By a variety of indicators, optimism is holding fairly steady on Main Street.
As the U.S. economy continues to climb out of recession mode, America's small businesses are feeling consistently positive and also borrowing at record rates. The National Federation of Independent Business reported a gain of 1.3 points to 95.4 in its latest small-business optimism index reading for July, citing expectations for business conditions and in particular plans to add inventories and real sales gains as two of the biggest drivers in the jump.
The conservative lobbying group notes this number is below its average of 98, although the index has been tracking steadily higher post-recession.
"The economy isn't bad. It's certainly not a recessionary time," said Gene Marks, who owns The Marks Group in Philadelphia, providing tech and financial services to some 600 small- and medium-sized businesses in the mid-Atlantic region. "There's less uncertainty than there's ever been with gridlock in Washington. They are also not seeing significant headwinds that would preclude them from making small investments."
Adding to this the Paychex/ IHS Small Business Jobs Index is also showing steady job growth among the nation's small businesses, holding above the 100 mark for nearly four years. Seven of nine regions measured showed growth in July.
"Stability is apparent this summer, and this year, in contrast to the volatility of the preceding year," the report states.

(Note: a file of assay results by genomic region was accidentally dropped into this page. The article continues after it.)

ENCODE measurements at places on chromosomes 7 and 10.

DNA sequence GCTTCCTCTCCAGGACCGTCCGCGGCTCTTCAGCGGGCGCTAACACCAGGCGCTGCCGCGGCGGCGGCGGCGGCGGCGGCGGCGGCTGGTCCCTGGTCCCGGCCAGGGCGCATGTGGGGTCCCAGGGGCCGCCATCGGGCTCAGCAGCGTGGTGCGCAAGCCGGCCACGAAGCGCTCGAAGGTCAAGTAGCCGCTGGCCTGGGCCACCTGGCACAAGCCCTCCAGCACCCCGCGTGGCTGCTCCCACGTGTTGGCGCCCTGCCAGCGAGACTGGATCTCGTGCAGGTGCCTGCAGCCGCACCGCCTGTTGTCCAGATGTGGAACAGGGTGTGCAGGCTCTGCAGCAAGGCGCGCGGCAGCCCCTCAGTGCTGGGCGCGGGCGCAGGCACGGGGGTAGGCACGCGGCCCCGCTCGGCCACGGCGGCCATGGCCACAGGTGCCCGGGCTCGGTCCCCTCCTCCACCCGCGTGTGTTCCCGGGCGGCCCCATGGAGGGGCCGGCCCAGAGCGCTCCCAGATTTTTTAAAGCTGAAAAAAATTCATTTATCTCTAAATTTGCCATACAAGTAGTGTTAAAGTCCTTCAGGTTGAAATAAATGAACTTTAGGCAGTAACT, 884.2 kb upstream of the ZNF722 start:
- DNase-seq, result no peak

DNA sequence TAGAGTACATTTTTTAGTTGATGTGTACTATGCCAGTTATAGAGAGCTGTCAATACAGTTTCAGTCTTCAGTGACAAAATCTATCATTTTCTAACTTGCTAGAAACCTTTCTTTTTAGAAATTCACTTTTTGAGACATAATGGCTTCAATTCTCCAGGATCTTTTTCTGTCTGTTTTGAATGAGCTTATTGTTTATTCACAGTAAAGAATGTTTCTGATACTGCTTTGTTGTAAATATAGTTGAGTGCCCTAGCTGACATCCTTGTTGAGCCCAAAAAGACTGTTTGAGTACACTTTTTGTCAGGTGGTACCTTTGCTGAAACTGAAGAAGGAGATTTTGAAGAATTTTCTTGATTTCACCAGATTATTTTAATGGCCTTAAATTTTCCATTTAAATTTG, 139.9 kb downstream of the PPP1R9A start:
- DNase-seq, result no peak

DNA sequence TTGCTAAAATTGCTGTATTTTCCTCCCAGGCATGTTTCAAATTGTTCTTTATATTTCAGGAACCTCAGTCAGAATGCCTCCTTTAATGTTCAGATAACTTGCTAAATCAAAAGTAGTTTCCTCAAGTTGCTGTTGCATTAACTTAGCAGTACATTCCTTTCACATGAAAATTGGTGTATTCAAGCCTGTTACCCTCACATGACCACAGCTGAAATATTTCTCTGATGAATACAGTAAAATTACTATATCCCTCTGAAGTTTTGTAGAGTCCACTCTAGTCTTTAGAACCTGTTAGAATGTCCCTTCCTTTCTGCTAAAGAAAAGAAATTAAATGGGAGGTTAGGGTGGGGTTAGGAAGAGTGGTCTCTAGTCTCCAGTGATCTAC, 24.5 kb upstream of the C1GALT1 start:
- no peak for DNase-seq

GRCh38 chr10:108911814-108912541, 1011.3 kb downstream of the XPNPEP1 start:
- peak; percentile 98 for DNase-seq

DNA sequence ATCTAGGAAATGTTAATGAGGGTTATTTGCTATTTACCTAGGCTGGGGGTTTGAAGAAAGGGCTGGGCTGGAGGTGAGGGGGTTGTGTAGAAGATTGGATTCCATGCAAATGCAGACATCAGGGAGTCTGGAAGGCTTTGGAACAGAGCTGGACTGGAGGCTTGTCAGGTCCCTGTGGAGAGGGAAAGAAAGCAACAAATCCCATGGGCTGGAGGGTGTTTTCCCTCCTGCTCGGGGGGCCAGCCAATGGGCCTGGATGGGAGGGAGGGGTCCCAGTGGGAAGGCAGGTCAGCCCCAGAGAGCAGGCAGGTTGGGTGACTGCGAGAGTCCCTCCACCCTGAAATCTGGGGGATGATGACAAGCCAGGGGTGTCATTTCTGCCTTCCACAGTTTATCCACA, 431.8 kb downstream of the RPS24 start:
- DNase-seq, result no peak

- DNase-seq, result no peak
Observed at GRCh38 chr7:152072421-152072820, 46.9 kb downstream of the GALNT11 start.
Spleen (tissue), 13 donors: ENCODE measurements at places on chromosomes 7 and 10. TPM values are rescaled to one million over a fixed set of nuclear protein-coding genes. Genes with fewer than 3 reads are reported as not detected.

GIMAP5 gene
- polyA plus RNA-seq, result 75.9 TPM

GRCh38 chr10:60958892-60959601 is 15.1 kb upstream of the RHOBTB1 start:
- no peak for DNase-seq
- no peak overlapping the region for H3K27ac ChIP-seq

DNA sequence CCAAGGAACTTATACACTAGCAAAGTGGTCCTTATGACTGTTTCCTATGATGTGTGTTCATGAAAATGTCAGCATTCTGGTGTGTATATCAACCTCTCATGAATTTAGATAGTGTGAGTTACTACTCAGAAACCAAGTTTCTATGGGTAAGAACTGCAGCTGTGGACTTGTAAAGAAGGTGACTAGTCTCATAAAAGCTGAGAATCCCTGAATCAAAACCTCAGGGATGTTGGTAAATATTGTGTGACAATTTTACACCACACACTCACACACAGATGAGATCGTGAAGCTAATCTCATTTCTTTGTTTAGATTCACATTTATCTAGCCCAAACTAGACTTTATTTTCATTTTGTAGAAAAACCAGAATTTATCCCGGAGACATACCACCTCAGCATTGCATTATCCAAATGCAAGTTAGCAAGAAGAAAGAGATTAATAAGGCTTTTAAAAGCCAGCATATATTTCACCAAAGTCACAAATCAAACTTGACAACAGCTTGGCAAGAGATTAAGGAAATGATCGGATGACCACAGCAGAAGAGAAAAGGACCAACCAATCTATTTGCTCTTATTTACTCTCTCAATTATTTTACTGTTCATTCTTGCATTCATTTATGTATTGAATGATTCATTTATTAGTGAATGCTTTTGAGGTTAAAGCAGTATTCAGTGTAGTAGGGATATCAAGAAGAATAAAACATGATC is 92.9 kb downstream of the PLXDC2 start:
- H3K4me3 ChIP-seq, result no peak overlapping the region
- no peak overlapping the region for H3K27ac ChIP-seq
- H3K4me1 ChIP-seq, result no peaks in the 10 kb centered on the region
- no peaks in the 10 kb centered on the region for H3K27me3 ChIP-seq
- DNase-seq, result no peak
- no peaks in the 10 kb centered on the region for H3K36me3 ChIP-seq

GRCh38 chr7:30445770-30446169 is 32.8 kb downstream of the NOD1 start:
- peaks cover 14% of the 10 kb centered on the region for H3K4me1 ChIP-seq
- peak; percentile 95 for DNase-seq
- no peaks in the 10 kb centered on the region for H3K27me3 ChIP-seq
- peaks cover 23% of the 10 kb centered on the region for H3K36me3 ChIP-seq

Small businesses are also borrowing at a record pace, and those that aren't claim all of their credit needs are met. The Thomson Reuters/PayNet Small Business Lending Index released last week rose to its highest level since 2005 at 143.3 in June, also up 19 percent from a year earlier. The index tracks data from 250 leading U.S. lenders.
The NFIB report also shows that only 4 percent of small businesses report that all of their borrowing needs were not met. This is a historically low figure, while 32 percent claim all of their credit needs are met. To be fair, the NFIB also says more than half of its membership is flat out not looking for loans right now.
"Some borrow because they can—they're also replacing deficits that were generated in the past few years," Marks said. "The ability to receive capital has never been as great—banks are lending more than ever, and there are more alternate sources of financing."
Despite recent perceived stability, small businesses are always subject to a variety of headwinds, as they lack the timing and monetary resources needed to comply with regulatory changes. One on the horizon—a rise in the minimum wage, as congressional Democrats are pushing for $12 an hour by 2020, a continued talking point for candidates heading into the 2016 election.
"I predict there will be a hike in the federal minimum wage, but it's also locally being done," Marks said.